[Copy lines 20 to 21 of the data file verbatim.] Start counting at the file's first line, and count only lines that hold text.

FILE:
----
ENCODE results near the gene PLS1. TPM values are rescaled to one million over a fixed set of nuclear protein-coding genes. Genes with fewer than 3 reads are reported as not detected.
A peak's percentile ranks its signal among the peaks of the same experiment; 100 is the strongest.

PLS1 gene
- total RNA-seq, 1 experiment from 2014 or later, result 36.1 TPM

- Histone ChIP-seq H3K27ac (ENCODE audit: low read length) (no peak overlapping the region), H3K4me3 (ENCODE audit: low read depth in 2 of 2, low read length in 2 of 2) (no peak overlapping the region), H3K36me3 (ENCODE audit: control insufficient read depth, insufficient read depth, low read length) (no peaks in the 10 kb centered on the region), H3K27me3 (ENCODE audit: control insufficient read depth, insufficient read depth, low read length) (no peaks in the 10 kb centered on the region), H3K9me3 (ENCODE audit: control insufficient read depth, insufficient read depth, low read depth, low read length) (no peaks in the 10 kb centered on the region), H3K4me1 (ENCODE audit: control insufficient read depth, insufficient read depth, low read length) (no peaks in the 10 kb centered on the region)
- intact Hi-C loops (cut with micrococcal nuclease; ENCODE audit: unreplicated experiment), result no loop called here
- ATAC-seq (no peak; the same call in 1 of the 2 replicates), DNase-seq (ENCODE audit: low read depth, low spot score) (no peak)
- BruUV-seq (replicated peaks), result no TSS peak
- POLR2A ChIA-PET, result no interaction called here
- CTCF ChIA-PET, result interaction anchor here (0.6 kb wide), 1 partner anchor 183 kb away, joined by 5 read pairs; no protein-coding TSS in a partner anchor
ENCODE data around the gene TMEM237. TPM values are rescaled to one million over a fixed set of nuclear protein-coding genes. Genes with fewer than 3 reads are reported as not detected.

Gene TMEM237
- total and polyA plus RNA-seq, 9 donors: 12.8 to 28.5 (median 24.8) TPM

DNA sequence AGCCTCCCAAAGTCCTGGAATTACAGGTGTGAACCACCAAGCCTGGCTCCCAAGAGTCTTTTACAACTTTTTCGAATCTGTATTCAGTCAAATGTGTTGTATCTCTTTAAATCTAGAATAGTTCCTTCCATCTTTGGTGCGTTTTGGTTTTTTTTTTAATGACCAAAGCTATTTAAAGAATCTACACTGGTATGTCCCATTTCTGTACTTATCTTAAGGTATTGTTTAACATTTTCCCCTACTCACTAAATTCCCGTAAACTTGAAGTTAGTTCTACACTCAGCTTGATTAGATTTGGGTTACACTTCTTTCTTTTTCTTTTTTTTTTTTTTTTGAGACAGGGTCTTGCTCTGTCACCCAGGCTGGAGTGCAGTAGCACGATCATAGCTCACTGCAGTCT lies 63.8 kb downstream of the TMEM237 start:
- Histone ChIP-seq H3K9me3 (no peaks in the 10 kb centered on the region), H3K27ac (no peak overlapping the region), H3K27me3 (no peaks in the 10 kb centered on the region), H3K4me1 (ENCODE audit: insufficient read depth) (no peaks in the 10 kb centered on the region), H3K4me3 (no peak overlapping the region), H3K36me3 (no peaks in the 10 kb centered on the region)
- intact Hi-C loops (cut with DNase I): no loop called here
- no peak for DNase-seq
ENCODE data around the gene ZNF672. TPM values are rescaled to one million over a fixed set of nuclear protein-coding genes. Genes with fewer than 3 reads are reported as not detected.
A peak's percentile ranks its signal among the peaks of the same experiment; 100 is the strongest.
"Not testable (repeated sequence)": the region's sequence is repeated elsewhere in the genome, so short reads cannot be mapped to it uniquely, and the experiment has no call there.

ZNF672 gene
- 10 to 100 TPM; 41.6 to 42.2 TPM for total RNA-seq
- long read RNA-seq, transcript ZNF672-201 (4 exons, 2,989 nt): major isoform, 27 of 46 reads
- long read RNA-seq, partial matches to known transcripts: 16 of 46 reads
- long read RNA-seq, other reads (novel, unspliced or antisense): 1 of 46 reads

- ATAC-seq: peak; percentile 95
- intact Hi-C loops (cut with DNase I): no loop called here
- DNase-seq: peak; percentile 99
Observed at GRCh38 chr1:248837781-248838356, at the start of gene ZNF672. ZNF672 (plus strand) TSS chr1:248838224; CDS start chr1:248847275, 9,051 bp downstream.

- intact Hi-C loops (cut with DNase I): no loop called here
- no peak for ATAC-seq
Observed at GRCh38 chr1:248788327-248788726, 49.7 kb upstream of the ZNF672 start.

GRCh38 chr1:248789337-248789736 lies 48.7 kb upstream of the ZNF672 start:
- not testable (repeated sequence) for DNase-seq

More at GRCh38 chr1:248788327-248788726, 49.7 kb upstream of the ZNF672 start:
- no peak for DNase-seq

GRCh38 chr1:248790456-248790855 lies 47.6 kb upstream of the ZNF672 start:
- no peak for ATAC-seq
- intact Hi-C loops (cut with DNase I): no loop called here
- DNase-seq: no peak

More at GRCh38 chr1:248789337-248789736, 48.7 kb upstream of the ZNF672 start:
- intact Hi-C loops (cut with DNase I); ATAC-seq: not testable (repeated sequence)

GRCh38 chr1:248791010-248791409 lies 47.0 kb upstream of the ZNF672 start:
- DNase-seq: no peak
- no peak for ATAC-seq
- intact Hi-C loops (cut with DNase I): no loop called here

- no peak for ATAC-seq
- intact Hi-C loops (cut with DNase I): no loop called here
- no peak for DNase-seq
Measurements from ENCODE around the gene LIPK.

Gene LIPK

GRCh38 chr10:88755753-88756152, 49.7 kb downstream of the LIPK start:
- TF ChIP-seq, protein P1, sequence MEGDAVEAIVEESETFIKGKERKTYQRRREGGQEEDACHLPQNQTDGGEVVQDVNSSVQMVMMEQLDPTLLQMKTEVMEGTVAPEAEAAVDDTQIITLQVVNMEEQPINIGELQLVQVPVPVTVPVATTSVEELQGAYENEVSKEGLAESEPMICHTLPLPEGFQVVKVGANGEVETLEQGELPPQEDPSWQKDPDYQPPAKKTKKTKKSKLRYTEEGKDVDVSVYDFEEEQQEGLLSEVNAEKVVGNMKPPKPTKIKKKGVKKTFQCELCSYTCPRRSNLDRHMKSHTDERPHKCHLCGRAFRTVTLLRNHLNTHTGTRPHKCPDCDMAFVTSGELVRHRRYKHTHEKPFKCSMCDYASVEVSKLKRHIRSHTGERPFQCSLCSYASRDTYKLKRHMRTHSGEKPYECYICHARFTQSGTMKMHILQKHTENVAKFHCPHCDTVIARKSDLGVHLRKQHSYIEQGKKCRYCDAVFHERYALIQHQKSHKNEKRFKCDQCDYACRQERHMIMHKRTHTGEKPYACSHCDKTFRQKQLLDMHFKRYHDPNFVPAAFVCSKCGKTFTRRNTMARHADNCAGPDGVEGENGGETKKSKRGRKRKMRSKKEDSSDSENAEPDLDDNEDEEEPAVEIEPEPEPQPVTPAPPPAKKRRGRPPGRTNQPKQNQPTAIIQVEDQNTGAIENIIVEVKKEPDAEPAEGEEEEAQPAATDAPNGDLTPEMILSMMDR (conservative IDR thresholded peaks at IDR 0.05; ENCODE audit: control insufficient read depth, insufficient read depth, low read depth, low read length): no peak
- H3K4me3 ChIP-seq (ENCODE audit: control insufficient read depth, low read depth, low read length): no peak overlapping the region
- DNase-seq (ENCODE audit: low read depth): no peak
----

"Not testable (repeated sequence)": the region's sequence is repeated elsewhere in the genome, so short reads cannot be mapped to it uniquely, and the experiment has no call there.

ZNF672 gene